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Women aware of folic acid benefits, yet fail to improve diet


Almost 70 per cent of American women of childbearing age fail to take the B vitamin folic acid every day even though many of them are aware it helps prevent birth defects, according to the latest survey by the March of Dimes organisation.

The survey found that only 31 per cent of women between the ages of 18 and 45 who are not currently pregnant take a daily multivitamin containing folic acid. The figure has increased only slightly since 1995, the first year the March of Dimes surveyed women. This is despite the fact that 80 per cent of all women of childbearing age now say they are aware of folic acid, up from 52 per cent in 1995.

The six annual surveys commissioned by the March of Dimes , a national voluntary health agency whose mission is to improve the health of babies by preventing birth defects and infant mortality, show a marked increase in the number of women who know that folic acid must be consumed before pregnancy, rising to 10 per cent in 2002 from only 2 per cent in 1995.

The number of women who know that folic acid prevents birth defects has increased to 20 per cent in 2002, up from only 4 per cent in 1995, the surveys showed.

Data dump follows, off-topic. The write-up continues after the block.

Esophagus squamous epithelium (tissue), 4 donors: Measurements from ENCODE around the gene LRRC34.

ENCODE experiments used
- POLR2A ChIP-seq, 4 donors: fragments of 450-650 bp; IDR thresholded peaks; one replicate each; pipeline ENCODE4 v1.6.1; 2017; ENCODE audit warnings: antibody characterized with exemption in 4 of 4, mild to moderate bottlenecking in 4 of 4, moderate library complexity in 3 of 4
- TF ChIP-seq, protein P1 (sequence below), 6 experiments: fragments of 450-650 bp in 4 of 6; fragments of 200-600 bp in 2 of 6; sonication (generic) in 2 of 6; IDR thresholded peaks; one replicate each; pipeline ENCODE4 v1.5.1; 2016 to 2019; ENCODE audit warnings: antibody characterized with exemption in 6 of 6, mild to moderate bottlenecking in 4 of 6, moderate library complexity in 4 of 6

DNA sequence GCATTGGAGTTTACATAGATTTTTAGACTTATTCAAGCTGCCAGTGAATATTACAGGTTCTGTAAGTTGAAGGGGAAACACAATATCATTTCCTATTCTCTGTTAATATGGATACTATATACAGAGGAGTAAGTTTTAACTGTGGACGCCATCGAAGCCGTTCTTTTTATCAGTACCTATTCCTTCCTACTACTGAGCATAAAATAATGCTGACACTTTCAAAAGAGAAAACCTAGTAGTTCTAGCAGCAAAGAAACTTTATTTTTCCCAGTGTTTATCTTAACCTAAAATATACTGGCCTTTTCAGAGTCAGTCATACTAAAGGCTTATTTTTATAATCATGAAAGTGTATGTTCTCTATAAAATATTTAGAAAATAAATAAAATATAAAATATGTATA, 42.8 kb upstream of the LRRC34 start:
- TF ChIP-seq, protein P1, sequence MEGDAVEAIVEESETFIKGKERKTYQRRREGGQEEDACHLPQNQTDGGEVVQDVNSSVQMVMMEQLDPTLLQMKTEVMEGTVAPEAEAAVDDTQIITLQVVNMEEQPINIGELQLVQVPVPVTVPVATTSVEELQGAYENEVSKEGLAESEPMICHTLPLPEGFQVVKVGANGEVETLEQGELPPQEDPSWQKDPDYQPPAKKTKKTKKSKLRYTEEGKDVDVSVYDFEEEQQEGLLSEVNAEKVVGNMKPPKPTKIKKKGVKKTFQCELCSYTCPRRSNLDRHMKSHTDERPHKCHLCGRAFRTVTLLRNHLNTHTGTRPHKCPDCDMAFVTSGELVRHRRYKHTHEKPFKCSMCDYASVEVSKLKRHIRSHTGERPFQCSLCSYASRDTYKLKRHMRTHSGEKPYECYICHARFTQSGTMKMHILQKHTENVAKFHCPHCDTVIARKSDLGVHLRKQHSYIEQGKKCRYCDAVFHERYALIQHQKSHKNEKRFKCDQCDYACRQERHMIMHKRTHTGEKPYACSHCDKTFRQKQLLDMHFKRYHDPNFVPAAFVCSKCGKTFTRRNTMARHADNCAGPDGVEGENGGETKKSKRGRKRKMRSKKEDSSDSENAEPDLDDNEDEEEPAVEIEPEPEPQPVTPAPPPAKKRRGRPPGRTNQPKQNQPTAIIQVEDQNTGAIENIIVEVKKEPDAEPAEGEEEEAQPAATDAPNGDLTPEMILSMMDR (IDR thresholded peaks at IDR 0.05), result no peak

Folic acid has been shown to help combat the risks of neural tube defects (NTDs) such as spina bifida which affect the spine and brain, but women need to take it before pregnancy as NTDs occur in the early weeks following conception, the March of Dimes said.

"Folic acid education campaigns run by the March of Dimes and its partner agencies have successfully raised the profile of the vitamin in this country," said Dr Jennifer L. Howse, president of the March of Dimes. "We know our campaign is getting results because a study published in the Journal of the American Medical Association in 2001 showed that NTDs in newborns have decreased 19 per cent from 1995 to 1999. However, many more of these fatal or disabling birth defects could be prevented if more women took a folic acid multivitamin every day."

The survey also showed that women who do not currently take folic acid would do so if it were recommended by their physician or health care provider. Some 53 per cent said they would be very likely to do so, with another 37 per cent saying they would be somewhat likely.

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